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Hydrophile, from the Greek (hydros) "water" and φιλια (philia) "friendship," refers to a physical property of a molecule that can transiently bond with water (H2O) through hydrogen bonding. This is thermodynamically favorable, and makes these molecules soluble not only in water, but also in other polar solvents. There are hydrophilic and hydrophobic parts of the cell membrane.

A hydrophilic molecule or portion of a molecule is one that is typically charge-polarized and capable of hydrogen bonding, enabling it to dissolve more readily in water than in oil or other hydrophobic solvents. A hydrophilic is made up of alcohol and fatty acyl chains. Hydrophilic and hydrophobic molecules are also known as polar molecules and nonpolar molecules, respectively. Some hydrophilic substances do not dissolve. This type of mixture is called a colloid. Soap, which is amphipathic, has a hydrophilic head and a hydrophobic tail, allowing it to dissolve in both waters and oils.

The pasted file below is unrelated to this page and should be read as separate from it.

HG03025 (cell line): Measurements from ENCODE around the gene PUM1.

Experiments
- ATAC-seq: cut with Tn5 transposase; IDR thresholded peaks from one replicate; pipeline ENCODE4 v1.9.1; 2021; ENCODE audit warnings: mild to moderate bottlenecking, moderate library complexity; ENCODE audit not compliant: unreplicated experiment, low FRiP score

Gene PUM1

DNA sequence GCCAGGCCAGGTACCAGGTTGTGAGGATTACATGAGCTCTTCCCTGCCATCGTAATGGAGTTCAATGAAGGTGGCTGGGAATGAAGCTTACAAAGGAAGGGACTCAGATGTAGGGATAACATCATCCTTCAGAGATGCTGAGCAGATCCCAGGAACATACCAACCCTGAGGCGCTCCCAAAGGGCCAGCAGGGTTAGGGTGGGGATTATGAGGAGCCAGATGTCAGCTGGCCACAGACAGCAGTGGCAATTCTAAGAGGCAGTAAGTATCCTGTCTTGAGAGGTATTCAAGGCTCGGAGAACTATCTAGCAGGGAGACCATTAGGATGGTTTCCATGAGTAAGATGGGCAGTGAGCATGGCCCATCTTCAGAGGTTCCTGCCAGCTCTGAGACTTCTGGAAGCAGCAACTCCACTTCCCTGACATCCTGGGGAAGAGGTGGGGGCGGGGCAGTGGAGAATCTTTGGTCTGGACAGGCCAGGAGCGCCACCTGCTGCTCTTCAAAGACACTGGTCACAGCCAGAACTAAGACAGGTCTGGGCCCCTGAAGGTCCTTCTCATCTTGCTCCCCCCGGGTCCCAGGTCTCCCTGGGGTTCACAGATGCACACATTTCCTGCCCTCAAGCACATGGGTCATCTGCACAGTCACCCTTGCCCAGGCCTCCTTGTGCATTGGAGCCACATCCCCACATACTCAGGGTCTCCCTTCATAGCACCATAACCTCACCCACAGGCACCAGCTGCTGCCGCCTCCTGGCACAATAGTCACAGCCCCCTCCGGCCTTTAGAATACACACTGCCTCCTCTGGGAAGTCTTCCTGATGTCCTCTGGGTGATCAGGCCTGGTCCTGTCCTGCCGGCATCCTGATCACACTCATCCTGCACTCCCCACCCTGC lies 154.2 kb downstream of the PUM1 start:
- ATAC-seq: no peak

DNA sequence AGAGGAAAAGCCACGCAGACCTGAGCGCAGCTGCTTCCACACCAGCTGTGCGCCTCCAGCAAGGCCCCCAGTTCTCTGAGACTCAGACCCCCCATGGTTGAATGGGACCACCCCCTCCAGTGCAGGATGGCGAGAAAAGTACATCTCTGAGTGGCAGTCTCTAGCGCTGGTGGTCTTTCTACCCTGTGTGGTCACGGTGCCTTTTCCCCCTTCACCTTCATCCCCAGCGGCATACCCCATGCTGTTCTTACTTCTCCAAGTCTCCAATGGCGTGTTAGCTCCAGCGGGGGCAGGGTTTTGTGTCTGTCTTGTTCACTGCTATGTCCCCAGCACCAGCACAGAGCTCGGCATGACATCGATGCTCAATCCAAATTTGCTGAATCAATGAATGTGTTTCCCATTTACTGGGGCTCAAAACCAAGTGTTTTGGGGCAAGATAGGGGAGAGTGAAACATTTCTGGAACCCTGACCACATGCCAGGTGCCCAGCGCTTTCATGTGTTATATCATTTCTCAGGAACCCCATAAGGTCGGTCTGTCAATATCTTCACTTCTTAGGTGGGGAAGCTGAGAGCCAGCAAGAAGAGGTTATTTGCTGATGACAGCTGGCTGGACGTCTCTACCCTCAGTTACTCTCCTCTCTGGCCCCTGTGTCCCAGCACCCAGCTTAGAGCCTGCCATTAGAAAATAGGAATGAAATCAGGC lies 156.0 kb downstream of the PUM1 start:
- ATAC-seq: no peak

An approximate rule of thumb for hydrophilicity of organic compounds is that solubility of a molecule in water is more than 1 mass % if there is at least one neutral hydrophile group per 5 carbons, or at least one electrically charged hydrophile group per 7 carbons.[1]

See also

References

  1. ^ Medical Chemistry Compendium. By Anders Overgaard Pedersen and Henning Nielsen. Aarhus University. 2008
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